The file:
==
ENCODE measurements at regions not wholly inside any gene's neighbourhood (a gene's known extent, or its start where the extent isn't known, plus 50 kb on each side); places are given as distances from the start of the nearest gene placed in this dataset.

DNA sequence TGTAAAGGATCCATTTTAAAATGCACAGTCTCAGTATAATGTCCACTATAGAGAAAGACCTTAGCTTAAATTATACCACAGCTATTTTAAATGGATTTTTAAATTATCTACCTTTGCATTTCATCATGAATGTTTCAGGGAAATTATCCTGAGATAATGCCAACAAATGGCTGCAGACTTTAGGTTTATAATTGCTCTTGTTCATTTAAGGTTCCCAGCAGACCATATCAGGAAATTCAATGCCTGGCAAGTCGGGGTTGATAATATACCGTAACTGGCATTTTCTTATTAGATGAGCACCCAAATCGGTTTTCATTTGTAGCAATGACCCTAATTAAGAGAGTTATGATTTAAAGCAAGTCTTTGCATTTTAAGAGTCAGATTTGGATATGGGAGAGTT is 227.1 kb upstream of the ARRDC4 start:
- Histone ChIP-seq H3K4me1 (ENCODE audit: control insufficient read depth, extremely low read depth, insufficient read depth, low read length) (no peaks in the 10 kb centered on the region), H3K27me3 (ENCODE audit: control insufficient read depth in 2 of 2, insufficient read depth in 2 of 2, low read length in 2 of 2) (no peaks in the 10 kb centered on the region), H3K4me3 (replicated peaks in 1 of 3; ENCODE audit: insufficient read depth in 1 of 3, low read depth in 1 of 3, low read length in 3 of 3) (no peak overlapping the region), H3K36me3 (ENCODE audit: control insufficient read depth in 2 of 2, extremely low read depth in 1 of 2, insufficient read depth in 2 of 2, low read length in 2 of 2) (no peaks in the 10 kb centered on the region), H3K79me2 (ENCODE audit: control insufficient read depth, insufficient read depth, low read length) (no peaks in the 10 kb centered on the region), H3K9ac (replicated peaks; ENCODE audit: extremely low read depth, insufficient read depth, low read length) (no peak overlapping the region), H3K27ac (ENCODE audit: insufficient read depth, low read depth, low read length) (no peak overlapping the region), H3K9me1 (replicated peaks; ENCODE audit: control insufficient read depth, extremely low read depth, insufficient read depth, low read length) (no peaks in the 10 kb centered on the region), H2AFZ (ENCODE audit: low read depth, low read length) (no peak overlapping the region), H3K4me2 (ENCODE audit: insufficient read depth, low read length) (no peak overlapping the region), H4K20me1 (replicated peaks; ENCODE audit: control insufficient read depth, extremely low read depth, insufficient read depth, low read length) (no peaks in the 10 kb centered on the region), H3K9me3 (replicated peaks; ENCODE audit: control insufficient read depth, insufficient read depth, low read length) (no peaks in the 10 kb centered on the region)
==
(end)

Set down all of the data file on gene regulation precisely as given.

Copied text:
ENCODE measurements at regions not wholly inside any gene's neighbourhood (a gene's known extent, or its start where the extent isn't known, plus 50 kb on each side); places are given as distances from the start of the nearest gene placed in this dataset.

DNA sequence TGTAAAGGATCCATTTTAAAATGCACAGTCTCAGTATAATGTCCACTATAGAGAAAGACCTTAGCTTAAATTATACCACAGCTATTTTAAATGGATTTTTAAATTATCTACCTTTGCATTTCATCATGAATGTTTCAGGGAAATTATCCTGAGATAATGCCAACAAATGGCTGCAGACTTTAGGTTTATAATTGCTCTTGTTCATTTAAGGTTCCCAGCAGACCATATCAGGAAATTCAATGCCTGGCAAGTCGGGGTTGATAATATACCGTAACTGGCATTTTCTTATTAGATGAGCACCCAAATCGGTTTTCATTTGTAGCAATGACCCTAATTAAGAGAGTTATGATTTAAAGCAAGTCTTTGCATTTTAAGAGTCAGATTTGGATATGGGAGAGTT is 227.1 kb upstream of the ARRDC4 start:
- Histone ChIP-seq H3K4me1 (ENCODE audit: control insufficient read depth, extremely low read depth, insufficient read depth, low read length) (no peaks in the 10 kb centered on the region), H3K27me3 (ENCODE audit: control insufficient read depth in 2 of 2, insufficient read depth in 2 of 2, low read length in 2 of 2) (no peaks in the 10 kb centered on the region), H3K4me3 (replicated peaks in 1 of 3; ENCODE audit: insufficient read depth in 1 of 3, low read depth in 1 of 3, low read length in 3 of 3) (no peak overlapping the region), H3K36me3 (ENCODE audit: control insufficient read depth in 2 of 2, extremely low read depth in 1 of 2, insufficient read depth in 2 of 2, low read length in 2 of 2) (no peaks in the 10 kb centered on the region), H3K79me2 (ENCODE audit: control insufficient read depth, insufficient read depth, low read length) (no peaks in the 10 kb centered on the region), H3K9ac (replicated peaks; ENCODE audit: extremely low read depth, insufficient read depth, low read length) (no peak overlapping the region), H3K27ac (ENCODE audit: insufficient read depth, low read depth, low read length) (no peak overlapping the region), H3K9me1 (replicated peaks; ENCODE audit: control insufficient read depth, extremely low read depth, insufficient read depth, low read length) (no peaks in the 10 kb centered on the region), H2AFZ (ENCODE audit: low read depth, low read length) (no peak overlapping the region), H3K4me2 (ENCODE audit: insufficient read depth, low read length) (no peak overlapping the region), H4K20me1 (replicated peaks; ENCODE audit: control insufficient read depth, extremely low read depth, insufficient read depth, low read length) (no peaks in the 10 kb centered on the region), H3K9me3 (replicated peaks; ENCODE audit: control insufficient read depth, insufficient read depth, low read length) (no peaks in the 10 kb centered on the region)